Inside Pacifica, infotainment is relayed by the maker’s Uconnect 5 system with wireless Apple CarPlay and Android Auto smartphone integration (with the ability to connect two phones simultaneously), Amazon Alexa voice control, Uconnect Market, and more, plus a 10.1-inch touchscreen.
Where the Pinnacle reaches its peak is inside. Caramel-colored Nappa-leather seats with a quilted surface pattern welcome up to seven passengers. Middle-row captain’s chairs are complemented with matching throw pillows that function as lumbar supports. The seats’ upscale look would be wasted if they weren’t comfortable, which they are—even in the third row—though the height of the middle seats struck this tester as a tiny bit low. Other cabin details of the new model are Caramel contrast stitching on dark surfaces like the dash pad, leather-wrapped steering wheel, and console; satin-chrome accents; woodgrain bezels around the instrument cluster and door releases; Berber carpet; and suede headliner.
The Pinnacle’s Integrated Ultra Console is distinct from the front-seat storage units found on other Pacificas. Along with a padded-top covered bin between the seats, there’s an open-side space at floor level that’s big enough to hold a purse. Behind the lid for the central bin is a slot that middle-row occupants can use, and a drawer with tray and two cup holders slides out of the back of the console at floor level.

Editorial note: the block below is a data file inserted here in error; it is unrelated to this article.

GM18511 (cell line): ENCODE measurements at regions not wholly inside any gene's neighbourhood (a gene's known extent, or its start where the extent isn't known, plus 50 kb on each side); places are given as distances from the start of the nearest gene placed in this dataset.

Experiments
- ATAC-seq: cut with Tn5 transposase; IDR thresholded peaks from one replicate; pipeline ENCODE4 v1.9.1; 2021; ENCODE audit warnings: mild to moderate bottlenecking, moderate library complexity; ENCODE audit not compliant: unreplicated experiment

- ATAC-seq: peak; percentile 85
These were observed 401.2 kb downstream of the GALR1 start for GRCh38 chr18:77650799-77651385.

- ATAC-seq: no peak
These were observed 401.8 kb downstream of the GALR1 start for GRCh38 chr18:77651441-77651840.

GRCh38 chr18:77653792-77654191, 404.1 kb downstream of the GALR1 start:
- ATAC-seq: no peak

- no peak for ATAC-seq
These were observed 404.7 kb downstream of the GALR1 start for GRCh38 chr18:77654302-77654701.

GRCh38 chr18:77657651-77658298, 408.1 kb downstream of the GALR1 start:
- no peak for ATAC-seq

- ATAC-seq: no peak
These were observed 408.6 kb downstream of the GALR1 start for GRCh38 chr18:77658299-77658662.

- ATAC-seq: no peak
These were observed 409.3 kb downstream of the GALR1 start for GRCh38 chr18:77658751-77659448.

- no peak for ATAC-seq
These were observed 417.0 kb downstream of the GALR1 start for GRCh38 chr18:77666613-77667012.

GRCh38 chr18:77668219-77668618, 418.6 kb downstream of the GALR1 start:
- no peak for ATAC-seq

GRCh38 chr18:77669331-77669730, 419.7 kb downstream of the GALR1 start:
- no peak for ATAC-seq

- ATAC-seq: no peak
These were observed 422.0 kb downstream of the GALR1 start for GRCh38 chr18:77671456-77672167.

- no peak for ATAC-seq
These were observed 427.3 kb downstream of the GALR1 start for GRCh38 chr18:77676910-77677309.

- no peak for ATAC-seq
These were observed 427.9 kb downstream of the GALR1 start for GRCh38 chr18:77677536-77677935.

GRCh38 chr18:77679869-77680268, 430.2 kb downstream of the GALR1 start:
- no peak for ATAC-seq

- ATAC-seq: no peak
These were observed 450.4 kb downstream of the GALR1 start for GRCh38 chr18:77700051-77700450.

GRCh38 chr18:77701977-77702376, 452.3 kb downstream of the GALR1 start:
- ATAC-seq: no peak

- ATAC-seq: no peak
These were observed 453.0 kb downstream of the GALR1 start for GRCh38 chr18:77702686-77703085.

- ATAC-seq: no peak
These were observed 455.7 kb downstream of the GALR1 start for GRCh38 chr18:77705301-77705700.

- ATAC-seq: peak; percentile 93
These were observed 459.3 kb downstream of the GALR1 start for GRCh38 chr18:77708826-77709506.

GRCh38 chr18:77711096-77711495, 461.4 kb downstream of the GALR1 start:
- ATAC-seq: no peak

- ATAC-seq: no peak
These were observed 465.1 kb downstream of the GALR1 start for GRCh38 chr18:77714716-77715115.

Extensive standard equipment found in the Pinnacle includes heated and ventilated 8-way power-adjustable front seats, heated steering wheel and second-row seats, wireless charging pad in the console, navigation, Wi-Fi hotspot, 18-speaker Harman Kardon sound system, SiriusXM satellite radio and connected services, triple-pane panoramic sunroof, integral “Stow ’n Vac” vacuum cleaner, second-row streaming entertainment system with screens built into the front seats, and brand-new “FamCam.” A tap on the touchscreen activates an interior wide-angle overhead camera that allows front-seat occupants to see what is going on in the rows behind them—handy for adjudicating territorial disputes of the “he keeps touching me” variety.
Exterior features are 20-inch polished alloy wheels with gray-painted pockets, LED projector headlamps, hands-free liftgate and sliding side doors, and a platinum-chrome “Stow ’n Place” roof rack. Safety/driver-assistance technologies run to parallel and perpendicular parking assist, surround-view camera, adaptive cruise control with stop-and-go function, blind-spot and rear cross-traffic detection, lane-departure warning, and forward-collision warning with pedestrian/cyclist emergency braking.